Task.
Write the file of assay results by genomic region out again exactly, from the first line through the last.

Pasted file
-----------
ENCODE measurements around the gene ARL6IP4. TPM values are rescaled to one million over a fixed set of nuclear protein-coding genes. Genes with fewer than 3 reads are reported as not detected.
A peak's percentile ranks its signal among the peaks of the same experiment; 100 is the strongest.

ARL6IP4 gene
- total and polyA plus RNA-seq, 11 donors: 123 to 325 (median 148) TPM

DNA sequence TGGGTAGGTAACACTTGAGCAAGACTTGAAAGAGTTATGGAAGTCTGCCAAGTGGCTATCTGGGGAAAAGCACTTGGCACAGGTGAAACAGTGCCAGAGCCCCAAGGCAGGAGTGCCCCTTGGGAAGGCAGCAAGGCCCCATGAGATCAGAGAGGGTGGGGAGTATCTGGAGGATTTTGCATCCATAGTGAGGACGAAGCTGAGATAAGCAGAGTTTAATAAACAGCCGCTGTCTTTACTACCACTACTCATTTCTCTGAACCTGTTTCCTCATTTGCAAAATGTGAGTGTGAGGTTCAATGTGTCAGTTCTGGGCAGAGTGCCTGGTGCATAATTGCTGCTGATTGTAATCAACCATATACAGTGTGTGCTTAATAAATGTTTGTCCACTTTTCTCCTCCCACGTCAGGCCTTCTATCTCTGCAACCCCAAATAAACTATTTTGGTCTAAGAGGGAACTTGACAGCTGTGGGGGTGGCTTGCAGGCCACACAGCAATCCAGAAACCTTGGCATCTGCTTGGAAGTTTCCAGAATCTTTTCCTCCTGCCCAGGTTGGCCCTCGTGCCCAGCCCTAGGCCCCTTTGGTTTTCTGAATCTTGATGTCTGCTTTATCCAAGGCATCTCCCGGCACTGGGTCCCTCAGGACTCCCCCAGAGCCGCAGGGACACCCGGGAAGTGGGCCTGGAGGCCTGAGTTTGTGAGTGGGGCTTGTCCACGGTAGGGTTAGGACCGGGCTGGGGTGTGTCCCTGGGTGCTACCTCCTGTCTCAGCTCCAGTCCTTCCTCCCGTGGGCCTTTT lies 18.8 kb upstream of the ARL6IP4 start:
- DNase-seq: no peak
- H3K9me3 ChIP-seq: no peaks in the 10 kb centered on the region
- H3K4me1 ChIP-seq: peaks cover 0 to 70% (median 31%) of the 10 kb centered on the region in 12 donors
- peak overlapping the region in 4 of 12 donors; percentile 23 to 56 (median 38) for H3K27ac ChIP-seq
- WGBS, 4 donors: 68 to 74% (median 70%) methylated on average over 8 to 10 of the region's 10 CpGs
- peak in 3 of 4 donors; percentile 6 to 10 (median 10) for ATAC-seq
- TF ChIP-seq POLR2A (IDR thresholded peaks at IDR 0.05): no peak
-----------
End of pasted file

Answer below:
ENCODE measurements around the gene ARL6IP4. TPM values are rescaled to one million over a fixed set of nuclear protein-coding genes. Genes with fewer than 3 reads are reported as not detected.
A peak's percentile ranks its signal among the peaks of the same experiment; 100 is the strongest.

ARL6IP4 gene
- total and polyA plus RNA-seq, 11 donors: 123 to 325 (median 148) TPM

DNA sequence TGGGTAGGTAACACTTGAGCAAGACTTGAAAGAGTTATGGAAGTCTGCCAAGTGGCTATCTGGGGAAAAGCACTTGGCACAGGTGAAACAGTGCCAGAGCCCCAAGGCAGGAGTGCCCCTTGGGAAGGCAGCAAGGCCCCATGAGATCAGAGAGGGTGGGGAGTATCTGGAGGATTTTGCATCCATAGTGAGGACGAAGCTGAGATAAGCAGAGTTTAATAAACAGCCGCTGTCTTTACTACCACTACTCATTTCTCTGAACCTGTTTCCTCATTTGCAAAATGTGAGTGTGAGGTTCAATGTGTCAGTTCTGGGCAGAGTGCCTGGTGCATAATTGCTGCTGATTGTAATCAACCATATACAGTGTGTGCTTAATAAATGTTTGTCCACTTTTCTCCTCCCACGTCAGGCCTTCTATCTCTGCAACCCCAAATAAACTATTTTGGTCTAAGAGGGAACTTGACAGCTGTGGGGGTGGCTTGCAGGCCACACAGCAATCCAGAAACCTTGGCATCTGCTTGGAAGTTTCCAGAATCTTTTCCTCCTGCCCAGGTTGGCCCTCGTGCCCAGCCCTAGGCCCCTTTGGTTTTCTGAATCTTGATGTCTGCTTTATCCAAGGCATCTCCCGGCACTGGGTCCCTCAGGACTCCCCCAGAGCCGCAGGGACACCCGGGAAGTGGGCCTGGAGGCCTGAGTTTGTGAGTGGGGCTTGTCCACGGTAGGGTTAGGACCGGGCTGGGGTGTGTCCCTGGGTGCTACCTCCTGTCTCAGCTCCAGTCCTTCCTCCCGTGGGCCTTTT lies 18.8 kb upstream of the ARL6IP4 start:
- DNase-seq: no peak
- H3K9me3 ChIP-seq: no peaks in the 10 kb centered on the region
- H3K4me1 ChIP-seq: peaks cover 0 to 70% (median 31%) of the 10 kb centered on the region in 12 donors
- peak overlapping the region in 4 of 12 donors; percentile 23 to 56 (median 38) for H3K27ac ChIP-seq
- WGBS, 4 donors: 68 to 74% (median 70%) methylated on average over 8 to 10 of the region's 10 CpGs
- peak in 3 of 4 donors; percentile 6 to 10 (median 10) for ATAC-seq
- TF ChIP-seq POLR2A (IDR thresholded peaks at IDR 0.05): no peak